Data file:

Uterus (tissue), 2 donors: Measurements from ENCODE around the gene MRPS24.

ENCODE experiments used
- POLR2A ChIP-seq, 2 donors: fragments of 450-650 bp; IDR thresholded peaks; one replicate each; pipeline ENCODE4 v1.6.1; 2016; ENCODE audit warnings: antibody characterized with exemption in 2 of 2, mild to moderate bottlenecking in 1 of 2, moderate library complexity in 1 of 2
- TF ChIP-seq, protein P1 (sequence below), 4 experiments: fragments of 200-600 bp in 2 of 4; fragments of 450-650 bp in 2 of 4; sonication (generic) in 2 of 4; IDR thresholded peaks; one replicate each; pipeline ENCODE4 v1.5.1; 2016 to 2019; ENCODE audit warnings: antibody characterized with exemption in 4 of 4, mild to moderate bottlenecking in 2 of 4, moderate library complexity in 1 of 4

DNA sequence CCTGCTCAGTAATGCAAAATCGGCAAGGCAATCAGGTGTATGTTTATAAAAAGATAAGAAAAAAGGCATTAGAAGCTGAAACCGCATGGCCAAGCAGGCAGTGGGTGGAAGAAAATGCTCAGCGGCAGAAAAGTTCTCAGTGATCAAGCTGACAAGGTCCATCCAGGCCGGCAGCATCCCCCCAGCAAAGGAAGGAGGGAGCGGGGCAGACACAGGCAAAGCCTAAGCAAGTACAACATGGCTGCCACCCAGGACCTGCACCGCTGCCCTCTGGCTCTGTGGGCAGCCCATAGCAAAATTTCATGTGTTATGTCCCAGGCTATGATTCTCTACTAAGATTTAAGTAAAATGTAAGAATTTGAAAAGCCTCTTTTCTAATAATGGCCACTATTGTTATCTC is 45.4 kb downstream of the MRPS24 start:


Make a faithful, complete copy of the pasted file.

Uterus (tissue), 2 donors: Measurements from ENCODE around the gene MRPS24.

ENCODE experiments used
- POLR2A ChIP-seq, 2 donors: fragments of 450-650 bp; IDR thresholded peaks; one replicate each; pipeline ENCODE4 v1.6.1; 2016; ENCODE audit warnings: antibody characterized with exemption in 2 of 2, mild to moderate bottlenecking in 1 of 2, moderate library complexity in 1 of 2
- TF ChIP-seq, protein P1 (sequence below), 4 experiments: fragments of 200-600 bp in 2 of 4; fragments of 450-650 bp in 2 of 4; sonication (generic) in 2 of 4; IDR thresholded peaks; one replicate each; pipeline ENCODE4 v1.5.1; 2016 to 2019; ENCODE audit warnings: antibody characterized with exemption in 4 of 4, mild to moderate bottlenecking in 2 of 4, moderate library complexity in 1 of 4

DNA sequence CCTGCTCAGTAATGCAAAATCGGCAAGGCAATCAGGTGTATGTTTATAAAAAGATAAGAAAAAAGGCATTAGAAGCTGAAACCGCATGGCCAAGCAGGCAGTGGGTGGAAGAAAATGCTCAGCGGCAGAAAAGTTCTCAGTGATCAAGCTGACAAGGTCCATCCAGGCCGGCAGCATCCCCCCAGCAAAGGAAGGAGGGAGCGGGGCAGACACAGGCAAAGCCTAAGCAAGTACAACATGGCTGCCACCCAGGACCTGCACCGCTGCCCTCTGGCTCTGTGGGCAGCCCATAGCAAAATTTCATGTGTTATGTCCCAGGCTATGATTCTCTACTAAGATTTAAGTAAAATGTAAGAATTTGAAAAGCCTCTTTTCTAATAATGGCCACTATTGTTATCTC is 45.4 kb downstream of the MRPS24 start: